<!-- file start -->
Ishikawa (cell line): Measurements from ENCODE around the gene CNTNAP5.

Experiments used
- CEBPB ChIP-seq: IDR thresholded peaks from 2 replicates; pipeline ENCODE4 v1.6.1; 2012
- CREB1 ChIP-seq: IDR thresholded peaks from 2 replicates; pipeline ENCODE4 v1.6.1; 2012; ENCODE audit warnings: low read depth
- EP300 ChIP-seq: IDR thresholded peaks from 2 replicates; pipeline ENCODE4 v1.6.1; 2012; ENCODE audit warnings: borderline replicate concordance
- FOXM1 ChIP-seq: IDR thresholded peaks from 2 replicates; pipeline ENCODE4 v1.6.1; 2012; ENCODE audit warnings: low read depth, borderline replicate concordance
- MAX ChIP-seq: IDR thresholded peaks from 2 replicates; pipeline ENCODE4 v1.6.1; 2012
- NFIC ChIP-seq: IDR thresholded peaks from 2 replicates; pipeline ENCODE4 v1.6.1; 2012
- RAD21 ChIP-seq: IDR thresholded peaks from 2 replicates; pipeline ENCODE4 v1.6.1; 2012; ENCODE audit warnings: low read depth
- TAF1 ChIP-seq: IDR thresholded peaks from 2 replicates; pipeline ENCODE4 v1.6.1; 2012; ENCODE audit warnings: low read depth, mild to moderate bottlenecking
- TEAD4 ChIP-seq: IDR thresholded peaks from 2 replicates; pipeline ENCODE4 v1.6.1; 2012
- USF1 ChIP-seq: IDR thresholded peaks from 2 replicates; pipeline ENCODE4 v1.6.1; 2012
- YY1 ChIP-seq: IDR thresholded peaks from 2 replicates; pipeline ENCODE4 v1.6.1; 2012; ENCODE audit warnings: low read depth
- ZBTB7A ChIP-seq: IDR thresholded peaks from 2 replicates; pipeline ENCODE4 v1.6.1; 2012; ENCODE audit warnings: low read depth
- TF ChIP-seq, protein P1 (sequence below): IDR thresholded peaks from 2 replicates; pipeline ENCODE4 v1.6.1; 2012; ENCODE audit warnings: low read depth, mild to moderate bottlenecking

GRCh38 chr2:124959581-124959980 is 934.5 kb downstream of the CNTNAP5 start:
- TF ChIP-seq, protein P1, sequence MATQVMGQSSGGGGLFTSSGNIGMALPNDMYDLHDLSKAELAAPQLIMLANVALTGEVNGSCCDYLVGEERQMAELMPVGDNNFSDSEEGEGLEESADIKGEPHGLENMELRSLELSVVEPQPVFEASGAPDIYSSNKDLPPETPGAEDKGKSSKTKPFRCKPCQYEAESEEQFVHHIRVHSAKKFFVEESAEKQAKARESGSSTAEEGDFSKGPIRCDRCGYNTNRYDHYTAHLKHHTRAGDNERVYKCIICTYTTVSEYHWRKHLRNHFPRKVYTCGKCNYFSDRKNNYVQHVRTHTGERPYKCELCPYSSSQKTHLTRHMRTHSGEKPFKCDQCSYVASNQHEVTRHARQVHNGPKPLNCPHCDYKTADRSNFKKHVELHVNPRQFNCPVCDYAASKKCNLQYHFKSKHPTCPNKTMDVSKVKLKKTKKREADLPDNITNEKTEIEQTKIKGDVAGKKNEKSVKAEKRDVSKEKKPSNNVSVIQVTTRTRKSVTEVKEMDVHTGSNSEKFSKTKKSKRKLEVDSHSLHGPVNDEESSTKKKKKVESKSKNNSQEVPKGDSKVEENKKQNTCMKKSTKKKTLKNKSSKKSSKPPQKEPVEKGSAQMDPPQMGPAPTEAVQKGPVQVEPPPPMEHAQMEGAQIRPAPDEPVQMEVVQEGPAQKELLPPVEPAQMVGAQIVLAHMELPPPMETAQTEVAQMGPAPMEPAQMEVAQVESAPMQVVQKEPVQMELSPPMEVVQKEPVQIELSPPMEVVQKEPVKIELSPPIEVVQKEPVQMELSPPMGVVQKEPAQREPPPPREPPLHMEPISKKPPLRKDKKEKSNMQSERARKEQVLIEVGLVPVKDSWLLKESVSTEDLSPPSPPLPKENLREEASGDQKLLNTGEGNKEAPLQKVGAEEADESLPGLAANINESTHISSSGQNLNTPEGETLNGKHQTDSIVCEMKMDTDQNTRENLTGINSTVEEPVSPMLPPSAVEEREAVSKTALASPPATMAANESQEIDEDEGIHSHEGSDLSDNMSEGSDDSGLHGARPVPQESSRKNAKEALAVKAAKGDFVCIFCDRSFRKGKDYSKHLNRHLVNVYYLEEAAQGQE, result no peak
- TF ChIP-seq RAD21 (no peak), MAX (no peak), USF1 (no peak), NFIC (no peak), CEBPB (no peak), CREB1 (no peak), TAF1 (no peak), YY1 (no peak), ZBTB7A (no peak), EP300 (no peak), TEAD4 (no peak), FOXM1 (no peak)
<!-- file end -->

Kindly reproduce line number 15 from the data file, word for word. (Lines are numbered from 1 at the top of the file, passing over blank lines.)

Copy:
- TF ChIP-seq, protein P1 (sequence below): IDR thresholded peaks from 2 replicates; pipeline ENCODE4 v1.6.1; 2012; ENCODE audit warnings: low read depth, mild to moderate bottlenecking